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Hi-tech in infra

Hi-tech in infra

India has only recently begun to focus on the growth of its infrastructure. There is still a long way to go in adopting the latest and best technologies for their design, construction and management.

Whether it is metro rail projects, large, swank airports, ports, roads and highways, bridges or smart cities, India has never had such a large pipeline of physical infrastructure projects awaiting construction.

A number of global companies have recently struck deals in India in areas such as defence, rail and clean energy and the interest continues unabated for the national missions such as Smart Cities and Digital India, among others.

While these foreign companies will, no, doubt, deliver the goods, what is important is for Indian companies to also start using more technologically advanced equipment with better capabilities and adopt advanced technological procedures and methods. For instance, today, there are a number of metro projects that are ongoing in a few cities across India. For such large-scale, complex projects, located in densely populated urban locations, the challenges are vast. Right from the design stages and feasibility studies, there is scope for using and incorporating advanced equipment and technologies.

For the design of such projects, simulation has been widely used globally. Dimple Shah, VP, Worldwide Sales, SIMULIA, Dassault Systemes, says, ´Our products are used to do the seismic assessment of rail road corridors because you have to ensure that you prevent or minimise derailment in disastrous events. People use our software to do crash simulations, survivability and things of that nature. People use our software in the rail industry today to do mechatronics and multi-body simulationsàwith this initiative that´s going on in India I envision that there is going to be a lot of partnerships with global companies that´s going to make this a reality.´ Dassault has a strong foothold with global firms who use its SIMULIA brand – a 3D simulation platform – to model complex real-time situations in the virtual world. ´A lot of best practices and best methods that have been developed in the rest of the world are going to come to India as we bring this to market quicker,´ predicts Shah. Similarly, in the nuclear energy industry, which has already been using simulation for over 30 years, new and stricter regulations are driving further the increased use of simulation. With enhanced regulatory standards worldwide with respect to safety mechanisms, the importance of simulation has increased as the need is to be able to design structures with an increasing level of confidence with minimum risk. ´You need a very predictive fracture and failure capability to model the damage in power plants. In the areas of welding simulation, for example, the integrity of the wells, pressure vessels and things of that nature become important. Also of importance are managing nuclear waste and transporting it, containing that nuclear waste; the technologies that we have can help model and simulate that, and also concrete.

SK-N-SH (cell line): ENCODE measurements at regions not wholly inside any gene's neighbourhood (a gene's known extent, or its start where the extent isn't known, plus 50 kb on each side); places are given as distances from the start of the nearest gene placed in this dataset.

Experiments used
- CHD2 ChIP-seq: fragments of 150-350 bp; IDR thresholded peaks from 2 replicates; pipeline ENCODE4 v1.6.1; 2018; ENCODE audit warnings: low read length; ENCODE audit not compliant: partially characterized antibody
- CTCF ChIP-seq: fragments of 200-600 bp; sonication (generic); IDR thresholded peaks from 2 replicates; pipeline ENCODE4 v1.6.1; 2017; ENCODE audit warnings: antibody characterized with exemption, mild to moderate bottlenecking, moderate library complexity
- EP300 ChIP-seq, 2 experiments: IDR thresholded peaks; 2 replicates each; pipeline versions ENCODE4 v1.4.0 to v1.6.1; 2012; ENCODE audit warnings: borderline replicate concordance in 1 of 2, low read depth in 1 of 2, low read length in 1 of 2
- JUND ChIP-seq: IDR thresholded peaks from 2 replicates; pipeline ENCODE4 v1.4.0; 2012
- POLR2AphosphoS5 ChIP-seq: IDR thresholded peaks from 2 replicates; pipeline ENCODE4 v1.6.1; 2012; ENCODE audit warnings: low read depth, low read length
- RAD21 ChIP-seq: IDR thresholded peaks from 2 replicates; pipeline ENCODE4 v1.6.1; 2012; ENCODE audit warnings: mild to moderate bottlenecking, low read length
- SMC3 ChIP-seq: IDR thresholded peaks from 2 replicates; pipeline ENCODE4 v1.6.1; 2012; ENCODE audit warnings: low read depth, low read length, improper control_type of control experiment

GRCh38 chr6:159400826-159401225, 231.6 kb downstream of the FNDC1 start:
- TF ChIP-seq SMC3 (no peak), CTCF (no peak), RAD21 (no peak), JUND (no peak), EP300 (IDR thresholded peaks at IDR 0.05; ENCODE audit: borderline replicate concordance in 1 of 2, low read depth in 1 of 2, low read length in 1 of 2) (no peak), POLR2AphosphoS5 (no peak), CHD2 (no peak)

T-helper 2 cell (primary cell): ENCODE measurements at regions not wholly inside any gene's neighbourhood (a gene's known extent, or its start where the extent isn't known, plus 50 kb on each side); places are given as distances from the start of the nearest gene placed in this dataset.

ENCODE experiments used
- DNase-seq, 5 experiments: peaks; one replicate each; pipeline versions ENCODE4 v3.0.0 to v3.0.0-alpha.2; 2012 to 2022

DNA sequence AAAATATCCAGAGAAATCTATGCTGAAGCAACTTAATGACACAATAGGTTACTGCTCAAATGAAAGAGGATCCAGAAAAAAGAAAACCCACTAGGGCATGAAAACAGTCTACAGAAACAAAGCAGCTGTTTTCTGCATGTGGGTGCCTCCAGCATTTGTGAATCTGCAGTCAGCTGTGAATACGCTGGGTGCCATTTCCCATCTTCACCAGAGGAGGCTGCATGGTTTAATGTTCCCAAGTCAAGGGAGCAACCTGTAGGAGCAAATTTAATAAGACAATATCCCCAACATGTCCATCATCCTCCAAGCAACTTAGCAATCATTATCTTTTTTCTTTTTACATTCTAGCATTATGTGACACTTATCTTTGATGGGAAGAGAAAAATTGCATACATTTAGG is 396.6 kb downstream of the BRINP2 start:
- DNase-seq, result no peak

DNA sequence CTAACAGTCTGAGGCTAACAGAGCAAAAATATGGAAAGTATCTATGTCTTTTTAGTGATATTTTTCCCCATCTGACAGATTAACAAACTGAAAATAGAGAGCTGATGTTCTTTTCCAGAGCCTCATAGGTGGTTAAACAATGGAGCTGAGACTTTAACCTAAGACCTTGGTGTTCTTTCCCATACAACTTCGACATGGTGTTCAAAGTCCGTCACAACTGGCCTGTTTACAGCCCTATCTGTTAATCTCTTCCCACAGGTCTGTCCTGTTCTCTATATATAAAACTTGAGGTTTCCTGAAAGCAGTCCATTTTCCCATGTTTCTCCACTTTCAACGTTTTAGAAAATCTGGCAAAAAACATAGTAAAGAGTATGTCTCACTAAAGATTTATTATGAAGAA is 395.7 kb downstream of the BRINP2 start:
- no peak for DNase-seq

Concrete is not a very appealing material, yet it is very core to the integrity of power plants. Being able to model concrete damage and its interaction with soils, with geo technical models, is very important,´ Shah says.